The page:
High school students spend time together after class..
(photo credit: MOSHE MILNER)
A nationwide high-school and middle-school strike that will affect some 700,000 pupils has been called for Sunday, after a student in Tel Sheva knocked a high-school teacher there unconscious.
The Teachers Association announced on Thursday that all member-teachers of grades seven through twelve will suspend their classes in protest of the escalating violence aimed at teachers by students, and the government’s inability to confront what the association said is becoming a life-threatening issue for Israeli teachers.
On Wednesday, the student struck the teacher in the head with a metal rod causing her to lose consciousness. The teacher was then rushed to the hospital and a report was filed with the police.
“For too long, the Teachers Association has been warning the Education Ministry about the culture of violence against teachers and nothing has been done about it. Local protests have not mobilized the Education Ministry and as a result, a teacher almost lost her life today,” the Teachers Association said in a statement.
Teachers Association chairman Ran Erez echoed the statement by saying: “For a year-and-a-half the Education Ministry has not promoted the bill that we (the association along with the ministry) submitted that would define and punish violent acts against a teacher within the confines of the law. Perhaps this will deter and prevent violence. If this strike saves one teacher’s life, it will be enough. Is the ministry waiting for a teacher to be murdered in the State of Israel in order to promote legislation that would increase the punishment and deter teachers from being harmed?” The Teachers Association has been on strike since November 12, after salary negotiations between it and the Finance Ministry broke down. Sunday will mark the first strike held in direct response to violence against teachers.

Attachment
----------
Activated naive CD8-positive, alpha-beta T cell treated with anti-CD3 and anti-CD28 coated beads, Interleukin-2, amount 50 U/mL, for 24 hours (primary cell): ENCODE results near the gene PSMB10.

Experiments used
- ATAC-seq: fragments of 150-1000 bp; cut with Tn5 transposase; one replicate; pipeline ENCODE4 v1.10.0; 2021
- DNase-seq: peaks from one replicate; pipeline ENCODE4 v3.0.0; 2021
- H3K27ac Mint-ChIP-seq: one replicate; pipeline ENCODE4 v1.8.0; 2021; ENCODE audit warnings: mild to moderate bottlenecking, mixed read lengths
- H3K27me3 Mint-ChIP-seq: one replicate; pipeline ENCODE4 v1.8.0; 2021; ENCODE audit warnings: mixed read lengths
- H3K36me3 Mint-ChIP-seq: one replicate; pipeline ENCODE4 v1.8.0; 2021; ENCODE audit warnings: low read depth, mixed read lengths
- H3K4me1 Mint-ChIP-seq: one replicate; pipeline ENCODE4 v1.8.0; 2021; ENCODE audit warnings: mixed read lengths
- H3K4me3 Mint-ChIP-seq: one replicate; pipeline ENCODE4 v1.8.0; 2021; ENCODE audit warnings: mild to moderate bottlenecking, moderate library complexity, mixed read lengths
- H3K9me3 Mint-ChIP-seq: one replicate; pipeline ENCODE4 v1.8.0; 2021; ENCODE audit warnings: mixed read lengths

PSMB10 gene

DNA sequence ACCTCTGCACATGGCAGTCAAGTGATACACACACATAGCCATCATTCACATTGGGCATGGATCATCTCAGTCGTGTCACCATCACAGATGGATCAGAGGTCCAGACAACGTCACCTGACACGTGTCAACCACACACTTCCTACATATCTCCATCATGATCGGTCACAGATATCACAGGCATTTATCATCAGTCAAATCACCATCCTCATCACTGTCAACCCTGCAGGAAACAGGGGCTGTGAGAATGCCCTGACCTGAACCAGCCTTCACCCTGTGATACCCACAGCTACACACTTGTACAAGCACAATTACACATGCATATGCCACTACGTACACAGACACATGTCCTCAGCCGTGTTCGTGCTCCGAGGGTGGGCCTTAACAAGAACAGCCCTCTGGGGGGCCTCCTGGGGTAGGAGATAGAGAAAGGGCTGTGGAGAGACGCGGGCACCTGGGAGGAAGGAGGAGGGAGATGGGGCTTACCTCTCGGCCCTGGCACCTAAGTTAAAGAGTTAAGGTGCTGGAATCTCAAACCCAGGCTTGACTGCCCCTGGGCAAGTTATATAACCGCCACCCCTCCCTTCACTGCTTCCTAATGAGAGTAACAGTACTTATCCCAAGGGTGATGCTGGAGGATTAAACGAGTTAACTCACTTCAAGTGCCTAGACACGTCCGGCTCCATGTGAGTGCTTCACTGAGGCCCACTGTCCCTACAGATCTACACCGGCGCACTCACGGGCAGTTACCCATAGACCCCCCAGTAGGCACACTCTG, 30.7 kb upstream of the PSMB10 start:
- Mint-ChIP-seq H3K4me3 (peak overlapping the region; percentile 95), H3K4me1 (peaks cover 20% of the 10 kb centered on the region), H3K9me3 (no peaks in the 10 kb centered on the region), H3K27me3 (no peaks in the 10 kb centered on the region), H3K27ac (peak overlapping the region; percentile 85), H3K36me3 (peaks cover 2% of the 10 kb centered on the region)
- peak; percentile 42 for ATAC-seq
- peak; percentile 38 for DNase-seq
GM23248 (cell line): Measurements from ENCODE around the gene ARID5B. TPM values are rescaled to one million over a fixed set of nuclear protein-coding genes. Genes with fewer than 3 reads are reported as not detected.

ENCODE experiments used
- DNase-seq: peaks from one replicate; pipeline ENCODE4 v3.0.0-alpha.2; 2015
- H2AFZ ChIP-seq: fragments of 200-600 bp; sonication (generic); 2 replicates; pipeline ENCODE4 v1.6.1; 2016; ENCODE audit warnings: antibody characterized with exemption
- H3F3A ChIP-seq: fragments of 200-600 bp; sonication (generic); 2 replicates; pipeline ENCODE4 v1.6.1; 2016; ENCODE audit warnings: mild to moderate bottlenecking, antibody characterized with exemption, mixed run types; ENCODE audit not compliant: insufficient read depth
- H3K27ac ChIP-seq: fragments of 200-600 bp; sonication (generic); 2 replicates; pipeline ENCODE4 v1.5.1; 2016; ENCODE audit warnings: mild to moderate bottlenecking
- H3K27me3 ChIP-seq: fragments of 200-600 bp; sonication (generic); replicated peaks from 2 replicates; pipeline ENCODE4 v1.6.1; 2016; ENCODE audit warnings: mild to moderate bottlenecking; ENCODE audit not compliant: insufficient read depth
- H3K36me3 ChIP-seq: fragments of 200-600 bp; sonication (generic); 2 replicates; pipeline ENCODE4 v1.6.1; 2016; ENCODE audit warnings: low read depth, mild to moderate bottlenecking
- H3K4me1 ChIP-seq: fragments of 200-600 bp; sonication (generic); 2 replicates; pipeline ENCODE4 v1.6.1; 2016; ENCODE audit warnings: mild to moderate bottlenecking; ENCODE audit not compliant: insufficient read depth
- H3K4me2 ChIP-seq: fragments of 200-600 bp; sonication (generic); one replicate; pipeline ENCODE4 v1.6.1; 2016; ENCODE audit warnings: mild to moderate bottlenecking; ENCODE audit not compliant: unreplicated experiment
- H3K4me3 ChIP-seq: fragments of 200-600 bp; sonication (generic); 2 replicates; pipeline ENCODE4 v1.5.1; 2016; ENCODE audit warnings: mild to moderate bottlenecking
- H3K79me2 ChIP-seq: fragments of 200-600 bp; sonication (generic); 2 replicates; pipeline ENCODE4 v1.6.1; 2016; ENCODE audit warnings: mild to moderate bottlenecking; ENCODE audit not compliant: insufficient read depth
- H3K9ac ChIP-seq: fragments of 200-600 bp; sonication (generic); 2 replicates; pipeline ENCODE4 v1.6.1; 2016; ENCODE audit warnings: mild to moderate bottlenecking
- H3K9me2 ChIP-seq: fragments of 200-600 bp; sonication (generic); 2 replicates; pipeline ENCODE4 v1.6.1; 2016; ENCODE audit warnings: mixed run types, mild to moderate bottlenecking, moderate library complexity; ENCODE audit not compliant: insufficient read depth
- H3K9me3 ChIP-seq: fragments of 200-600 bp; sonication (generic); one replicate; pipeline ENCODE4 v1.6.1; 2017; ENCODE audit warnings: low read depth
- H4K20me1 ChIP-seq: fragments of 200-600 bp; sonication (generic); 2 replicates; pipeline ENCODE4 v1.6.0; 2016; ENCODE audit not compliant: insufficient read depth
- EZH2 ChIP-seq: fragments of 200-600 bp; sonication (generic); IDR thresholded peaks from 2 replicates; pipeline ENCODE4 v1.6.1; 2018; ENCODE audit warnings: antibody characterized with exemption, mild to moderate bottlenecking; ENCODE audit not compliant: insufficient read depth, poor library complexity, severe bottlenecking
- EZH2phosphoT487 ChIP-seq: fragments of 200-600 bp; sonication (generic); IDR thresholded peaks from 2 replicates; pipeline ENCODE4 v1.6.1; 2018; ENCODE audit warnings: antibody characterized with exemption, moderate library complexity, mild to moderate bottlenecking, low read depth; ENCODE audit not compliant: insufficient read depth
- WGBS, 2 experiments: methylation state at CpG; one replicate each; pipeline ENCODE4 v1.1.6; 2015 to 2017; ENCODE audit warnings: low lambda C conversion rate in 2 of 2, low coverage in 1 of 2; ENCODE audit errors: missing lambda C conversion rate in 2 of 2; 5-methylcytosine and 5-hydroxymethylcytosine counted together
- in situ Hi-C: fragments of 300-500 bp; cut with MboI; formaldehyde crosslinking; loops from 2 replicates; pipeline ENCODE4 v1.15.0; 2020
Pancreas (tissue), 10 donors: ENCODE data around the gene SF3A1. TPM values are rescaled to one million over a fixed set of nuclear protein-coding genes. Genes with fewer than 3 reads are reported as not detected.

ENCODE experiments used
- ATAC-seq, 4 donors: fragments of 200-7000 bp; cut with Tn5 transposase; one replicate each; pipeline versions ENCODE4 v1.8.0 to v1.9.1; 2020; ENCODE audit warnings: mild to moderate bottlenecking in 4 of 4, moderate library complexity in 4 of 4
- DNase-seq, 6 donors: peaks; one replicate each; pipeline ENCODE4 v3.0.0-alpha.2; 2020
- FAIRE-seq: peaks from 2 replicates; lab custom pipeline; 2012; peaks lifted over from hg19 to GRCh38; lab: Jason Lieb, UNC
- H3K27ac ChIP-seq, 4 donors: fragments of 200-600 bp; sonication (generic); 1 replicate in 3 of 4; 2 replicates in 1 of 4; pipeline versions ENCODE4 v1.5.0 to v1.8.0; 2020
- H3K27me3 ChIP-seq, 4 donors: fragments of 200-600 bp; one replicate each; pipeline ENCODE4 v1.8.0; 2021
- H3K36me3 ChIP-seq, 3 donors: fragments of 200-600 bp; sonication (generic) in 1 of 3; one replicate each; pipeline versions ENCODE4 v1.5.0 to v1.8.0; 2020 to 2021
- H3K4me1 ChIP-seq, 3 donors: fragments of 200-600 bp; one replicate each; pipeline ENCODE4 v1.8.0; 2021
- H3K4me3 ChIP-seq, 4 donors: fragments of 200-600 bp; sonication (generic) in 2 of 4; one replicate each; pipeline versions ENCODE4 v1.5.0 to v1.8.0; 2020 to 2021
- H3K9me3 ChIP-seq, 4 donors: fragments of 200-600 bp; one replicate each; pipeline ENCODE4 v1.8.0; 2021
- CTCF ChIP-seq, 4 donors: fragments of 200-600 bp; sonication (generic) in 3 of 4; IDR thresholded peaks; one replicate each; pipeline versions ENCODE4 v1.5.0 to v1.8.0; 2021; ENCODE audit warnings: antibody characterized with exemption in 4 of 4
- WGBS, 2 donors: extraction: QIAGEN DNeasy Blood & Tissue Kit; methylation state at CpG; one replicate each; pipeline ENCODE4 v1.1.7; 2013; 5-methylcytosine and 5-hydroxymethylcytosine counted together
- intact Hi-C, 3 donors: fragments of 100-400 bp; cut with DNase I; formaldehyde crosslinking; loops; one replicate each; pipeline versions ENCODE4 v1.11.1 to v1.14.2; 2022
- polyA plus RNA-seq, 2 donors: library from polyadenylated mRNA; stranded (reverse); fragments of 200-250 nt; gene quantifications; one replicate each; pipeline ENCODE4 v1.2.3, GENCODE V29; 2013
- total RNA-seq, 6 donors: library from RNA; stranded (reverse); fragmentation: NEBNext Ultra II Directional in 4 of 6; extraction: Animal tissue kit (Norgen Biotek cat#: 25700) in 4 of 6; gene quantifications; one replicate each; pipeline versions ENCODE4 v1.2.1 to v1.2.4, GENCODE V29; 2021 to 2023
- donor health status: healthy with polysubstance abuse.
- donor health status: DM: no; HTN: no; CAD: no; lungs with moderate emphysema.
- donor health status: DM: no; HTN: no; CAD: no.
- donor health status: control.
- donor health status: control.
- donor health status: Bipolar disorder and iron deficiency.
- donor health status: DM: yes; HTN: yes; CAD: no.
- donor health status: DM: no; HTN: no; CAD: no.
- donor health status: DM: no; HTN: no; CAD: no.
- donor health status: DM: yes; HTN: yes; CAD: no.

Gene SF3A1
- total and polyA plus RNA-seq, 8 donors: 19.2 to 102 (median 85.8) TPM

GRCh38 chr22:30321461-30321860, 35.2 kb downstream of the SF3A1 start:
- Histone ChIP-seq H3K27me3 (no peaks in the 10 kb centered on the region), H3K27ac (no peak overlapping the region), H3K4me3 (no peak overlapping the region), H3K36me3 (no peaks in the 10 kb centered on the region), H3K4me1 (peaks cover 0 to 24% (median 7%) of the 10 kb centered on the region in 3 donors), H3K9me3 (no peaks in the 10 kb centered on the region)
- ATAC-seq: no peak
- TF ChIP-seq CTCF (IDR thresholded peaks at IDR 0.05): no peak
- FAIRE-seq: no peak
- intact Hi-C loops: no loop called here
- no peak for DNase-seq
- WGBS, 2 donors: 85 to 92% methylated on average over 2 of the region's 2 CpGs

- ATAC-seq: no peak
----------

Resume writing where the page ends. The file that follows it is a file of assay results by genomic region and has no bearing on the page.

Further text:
In response, the Ministry issued a statement on Thursday saying that Education Minister Naftali Bennett is promoting a program for the protection of teachers in a bill that will increase the punishment of violence against teachers to five years in prison.
In addition, Bennett instructed Director General Shmuel Abuav to examine the sanctions given to teachers and principals, and to ensure that in the event that a student attacks a teacher, the student may be permanently expelled from the school in which he or she is enrolled.
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“A teacher needs to teach without fear,” said Bennett.
“The teacher’s role is to educate, and our job is to maintain their status and functioning.
We will continue to protect every teacher and we will respond with a firm hand when we have to.”
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